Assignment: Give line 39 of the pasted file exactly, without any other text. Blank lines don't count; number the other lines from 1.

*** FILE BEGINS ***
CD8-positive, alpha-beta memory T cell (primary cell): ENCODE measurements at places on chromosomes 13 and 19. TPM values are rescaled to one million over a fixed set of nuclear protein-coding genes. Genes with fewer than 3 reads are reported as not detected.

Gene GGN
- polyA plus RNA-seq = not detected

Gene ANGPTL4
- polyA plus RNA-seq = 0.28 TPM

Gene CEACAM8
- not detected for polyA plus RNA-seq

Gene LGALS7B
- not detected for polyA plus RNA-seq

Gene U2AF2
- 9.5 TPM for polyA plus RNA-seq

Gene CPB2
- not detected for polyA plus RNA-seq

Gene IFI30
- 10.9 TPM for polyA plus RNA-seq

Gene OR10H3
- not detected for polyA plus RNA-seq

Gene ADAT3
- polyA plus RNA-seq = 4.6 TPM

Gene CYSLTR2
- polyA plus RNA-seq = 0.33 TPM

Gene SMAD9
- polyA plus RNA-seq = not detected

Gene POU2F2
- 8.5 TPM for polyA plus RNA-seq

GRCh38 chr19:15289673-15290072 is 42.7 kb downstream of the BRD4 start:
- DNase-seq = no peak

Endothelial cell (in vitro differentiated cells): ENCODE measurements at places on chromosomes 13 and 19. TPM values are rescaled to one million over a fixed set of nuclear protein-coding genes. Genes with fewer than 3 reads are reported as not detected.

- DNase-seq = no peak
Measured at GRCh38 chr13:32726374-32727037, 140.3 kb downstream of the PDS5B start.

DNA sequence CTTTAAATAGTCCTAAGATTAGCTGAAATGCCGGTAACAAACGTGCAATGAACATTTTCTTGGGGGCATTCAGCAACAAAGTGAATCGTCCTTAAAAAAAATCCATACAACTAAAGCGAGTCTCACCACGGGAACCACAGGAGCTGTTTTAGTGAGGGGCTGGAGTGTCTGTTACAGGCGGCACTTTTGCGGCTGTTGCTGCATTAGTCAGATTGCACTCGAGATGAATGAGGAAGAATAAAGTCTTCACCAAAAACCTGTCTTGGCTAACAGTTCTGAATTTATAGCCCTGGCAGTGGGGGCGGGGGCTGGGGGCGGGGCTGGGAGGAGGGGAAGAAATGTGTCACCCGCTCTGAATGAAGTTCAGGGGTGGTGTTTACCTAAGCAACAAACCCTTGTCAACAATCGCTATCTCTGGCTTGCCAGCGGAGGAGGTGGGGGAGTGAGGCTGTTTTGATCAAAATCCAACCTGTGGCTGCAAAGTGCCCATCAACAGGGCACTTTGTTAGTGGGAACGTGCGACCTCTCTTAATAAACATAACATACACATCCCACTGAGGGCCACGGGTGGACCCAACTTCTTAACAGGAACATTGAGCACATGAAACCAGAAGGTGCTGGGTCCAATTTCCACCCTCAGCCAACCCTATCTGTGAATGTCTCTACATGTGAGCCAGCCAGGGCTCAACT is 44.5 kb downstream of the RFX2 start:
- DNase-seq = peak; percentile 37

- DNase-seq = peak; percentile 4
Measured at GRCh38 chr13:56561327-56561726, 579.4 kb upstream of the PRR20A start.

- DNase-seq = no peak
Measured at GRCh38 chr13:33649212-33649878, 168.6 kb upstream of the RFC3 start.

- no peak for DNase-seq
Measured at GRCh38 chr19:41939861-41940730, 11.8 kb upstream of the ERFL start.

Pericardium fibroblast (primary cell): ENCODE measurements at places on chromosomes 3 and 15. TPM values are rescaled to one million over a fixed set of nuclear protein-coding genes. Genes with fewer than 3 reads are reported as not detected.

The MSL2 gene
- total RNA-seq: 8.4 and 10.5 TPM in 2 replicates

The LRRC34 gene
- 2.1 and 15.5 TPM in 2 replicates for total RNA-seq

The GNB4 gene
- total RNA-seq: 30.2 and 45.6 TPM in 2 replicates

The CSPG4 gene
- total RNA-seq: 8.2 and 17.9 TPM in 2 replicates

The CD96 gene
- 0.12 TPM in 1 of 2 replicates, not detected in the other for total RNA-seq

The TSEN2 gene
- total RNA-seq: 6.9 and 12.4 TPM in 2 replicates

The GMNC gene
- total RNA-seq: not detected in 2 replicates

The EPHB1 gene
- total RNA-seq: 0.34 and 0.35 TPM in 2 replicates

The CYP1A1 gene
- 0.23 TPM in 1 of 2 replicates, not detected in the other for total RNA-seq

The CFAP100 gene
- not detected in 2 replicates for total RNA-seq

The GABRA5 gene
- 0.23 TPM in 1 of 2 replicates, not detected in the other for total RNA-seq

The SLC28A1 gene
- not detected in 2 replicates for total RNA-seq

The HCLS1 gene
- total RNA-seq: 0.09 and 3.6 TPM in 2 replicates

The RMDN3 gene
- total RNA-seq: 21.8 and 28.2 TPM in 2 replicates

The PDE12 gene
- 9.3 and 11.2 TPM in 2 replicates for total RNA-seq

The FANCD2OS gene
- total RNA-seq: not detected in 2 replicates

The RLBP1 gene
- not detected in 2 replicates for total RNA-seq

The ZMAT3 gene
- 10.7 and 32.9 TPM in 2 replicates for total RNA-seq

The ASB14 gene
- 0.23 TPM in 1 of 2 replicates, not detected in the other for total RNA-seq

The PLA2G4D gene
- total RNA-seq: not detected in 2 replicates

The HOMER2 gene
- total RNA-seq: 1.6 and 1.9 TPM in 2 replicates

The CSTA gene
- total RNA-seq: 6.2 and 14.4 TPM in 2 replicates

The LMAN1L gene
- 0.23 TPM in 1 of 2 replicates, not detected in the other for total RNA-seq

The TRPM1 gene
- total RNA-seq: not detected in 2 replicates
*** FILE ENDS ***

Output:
Pericardium fibroblast (primary cell): ENCODE measurements at places on chromosomes 3 and 15. TPM values are rescaled to one million over a fixed set of nuclear protein-coding genes. Genes with fewer than 3 reads are reported as not detected.